Advances in computing focus on software: compelling apps and programs that can track the health of people and ecosystems, analyze big data, and beat the human champions in Go. Meanwhile, efforts to bring about sweeping changes to the hardware that underpin all innovation have gone relatively unnoticed.
Since the start of the year, the Semiconductor Research Corporation (SRC) – a consortium of companies, academia and government agencies that help shape the future of semiconductors – has announced six new university centers.
After seeing software giant Google expand into hardware research on artificial intelligence (AI), major chipmakers are moving to reclaim the field. As they do so, they are eyeing the beginning of a significant change – arguably the first major change in architecture since the birth of computing.
This will be important for science: Research in fields ranging from astronomy and particle physics to neuroscience, genomics and drug discovery would like to use AI to analyze and detect trends in vast sets of data. But it places new demands on traditional computer hardware.
Traditional von Neumann architecture places data-storage units inside a computer separate from data-processing units. Moving information back and forth between them takes time and power, and hinders performance.
To take advantage of AI technology, hardware engineers are looking to build computers that go beyond the constraints of von Neumann design. This will be a big step. For decades, advances in computing have been driven by reducing the size of components, guided by Gordon Moore’s prediction that the number of transistors on a chip doubles roughly every two years – which usually means that processing power has increased. Did the same.
Modern computers bear little resemblance to early machines that used punch cards to store information and mechanical relays to perform calculations. Transistors in integrated circuits are now so small that more than 100 million of them can fit on the head of a pin. Yet the fundamental design of separate memory and processing remains, and places a limit on what can be achieved.
One solution may be to merge memory and processing units, but performing computational work within a single memory unit is a major technical challenge.
Google’s AlphaGo research shows a possible, different, way forward. The company has produced new hardware called a Tensor Processing Unit with an architecture that enables many more operations to be performed simultaneously.
This approach to parallel processing significantly increases the speed and energy efficiency of computationally intensive computations. And designs that loosen the strict requirement to perform accurate and error-free calculations – a change in strategy known as predictive computing – could further amplify these benefits.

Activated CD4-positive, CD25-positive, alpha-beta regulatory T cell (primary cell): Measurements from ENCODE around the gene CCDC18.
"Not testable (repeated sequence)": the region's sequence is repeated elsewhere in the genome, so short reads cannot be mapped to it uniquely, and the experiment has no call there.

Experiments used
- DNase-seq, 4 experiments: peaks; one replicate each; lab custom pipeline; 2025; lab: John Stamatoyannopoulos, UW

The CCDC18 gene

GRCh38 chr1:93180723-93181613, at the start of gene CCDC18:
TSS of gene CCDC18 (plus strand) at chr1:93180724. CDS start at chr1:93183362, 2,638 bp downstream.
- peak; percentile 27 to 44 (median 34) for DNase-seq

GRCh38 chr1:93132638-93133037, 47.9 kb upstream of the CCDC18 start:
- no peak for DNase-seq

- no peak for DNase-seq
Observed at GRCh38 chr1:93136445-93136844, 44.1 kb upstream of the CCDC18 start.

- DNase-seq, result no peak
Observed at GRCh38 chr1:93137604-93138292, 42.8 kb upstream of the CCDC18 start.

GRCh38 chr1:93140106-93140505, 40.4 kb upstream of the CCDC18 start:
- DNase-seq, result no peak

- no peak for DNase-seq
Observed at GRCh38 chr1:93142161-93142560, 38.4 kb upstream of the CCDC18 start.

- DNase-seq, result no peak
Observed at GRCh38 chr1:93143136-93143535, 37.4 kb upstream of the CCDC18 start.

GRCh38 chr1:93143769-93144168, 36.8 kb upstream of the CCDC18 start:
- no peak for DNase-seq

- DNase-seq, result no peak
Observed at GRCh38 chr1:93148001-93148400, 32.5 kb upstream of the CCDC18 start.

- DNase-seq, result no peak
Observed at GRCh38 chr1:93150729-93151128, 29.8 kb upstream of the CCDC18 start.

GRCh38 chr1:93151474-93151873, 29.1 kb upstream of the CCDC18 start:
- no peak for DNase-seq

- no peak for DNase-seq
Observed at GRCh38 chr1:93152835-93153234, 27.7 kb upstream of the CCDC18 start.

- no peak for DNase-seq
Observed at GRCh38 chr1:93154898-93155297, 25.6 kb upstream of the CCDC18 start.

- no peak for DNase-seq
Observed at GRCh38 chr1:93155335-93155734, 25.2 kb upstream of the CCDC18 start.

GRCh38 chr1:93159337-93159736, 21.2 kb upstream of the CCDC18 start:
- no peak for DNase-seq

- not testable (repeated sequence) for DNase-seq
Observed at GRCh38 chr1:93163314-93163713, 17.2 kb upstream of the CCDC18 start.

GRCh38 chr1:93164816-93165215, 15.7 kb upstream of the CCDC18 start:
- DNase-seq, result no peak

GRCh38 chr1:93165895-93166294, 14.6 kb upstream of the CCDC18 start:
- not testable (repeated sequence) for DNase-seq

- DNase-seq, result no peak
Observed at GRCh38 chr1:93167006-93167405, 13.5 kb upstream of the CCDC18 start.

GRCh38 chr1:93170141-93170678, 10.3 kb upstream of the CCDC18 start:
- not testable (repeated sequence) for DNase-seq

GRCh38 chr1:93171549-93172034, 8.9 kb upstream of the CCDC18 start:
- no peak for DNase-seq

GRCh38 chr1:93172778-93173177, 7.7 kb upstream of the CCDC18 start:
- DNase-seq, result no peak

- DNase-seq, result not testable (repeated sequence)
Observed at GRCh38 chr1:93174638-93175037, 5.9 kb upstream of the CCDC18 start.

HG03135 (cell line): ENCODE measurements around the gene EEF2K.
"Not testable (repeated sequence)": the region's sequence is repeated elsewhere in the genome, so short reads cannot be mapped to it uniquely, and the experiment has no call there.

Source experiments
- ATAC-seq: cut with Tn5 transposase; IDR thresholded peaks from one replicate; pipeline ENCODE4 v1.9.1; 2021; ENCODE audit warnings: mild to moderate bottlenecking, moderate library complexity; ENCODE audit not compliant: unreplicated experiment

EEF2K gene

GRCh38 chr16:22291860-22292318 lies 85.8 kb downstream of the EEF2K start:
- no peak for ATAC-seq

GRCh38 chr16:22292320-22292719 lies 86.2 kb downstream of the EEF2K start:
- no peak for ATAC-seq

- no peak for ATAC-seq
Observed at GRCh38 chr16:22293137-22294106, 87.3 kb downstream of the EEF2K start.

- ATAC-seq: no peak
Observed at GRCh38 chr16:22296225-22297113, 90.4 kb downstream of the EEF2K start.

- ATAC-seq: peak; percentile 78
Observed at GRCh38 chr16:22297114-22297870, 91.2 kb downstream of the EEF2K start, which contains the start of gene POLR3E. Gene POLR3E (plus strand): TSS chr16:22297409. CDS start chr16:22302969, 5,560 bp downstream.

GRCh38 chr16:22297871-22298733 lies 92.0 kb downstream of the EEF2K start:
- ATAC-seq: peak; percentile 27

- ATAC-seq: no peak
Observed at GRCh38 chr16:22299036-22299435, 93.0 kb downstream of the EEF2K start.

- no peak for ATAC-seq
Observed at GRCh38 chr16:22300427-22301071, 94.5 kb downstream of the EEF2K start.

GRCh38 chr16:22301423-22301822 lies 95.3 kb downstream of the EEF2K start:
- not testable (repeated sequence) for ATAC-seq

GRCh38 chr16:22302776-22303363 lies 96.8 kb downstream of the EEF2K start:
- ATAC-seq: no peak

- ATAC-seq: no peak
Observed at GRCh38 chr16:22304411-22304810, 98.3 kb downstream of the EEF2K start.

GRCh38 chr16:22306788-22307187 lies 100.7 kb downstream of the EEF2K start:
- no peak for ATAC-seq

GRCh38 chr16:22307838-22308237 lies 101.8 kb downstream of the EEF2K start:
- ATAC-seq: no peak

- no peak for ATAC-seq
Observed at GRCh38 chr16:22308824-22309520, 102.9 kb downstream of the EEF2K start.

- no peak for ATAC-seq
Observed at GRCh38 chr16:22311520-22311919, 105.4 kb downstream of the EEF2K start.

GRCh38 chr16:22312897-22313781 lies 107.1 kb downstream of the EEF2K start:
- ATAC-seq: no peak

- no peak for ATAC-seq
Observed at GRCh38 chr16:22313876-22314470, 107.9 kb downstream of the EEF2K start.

As a result, the power consumption of AI programs like AlphaGo has improved dramatically. But making AI widely accessible requires increasing the energy efficiency of such hardware.
The human brain is the most energy-efficient processor, so it’s natural for hardware developers to try to imitate it. An approach called neuromorphic computing aims to do the same with technologies that simulate communication and processing in biological nervous systems. Several neuromorphic systems have already demonstrated the ability to simulate a collection of neurons on tasks such as pattern recognition.
These are small steps, and now SRC has stepped in in an effort to encourage the hardware to stay running. As part of its Joint University Microelectronics program, SRC has quietly turned its attention to hardware architecture development.
For example, a new center at Purdue University in West Lafayette, Indiana, will research neuromorphic computing, and one at the University of Virginia in Charlottesville will develop ways to use computer memory for additional processing power.
This technical work is huge. So it’s heartening to see the traditionally US-focused SRC open its doors. South Korean firm Samsung joined in late 2017, making it the fifth foreign company to sign up in the past two years. This is a welcome sign of cooperation. But that commercial rivals will work together in this way also indicates how technically difficult the industry thinks it will be to develop new hardware systems.
As this research develops, Nature looks forward to covering the progress and publication results. We welcome papers that will enable computing architectures beyond von Neumann, such as neuromorphic chips and components for in-memory processing. Scientists from many fields await the result: computers powerful enough to filter all their new-found data. They’ll have to wait longer. But the wait should be worth it.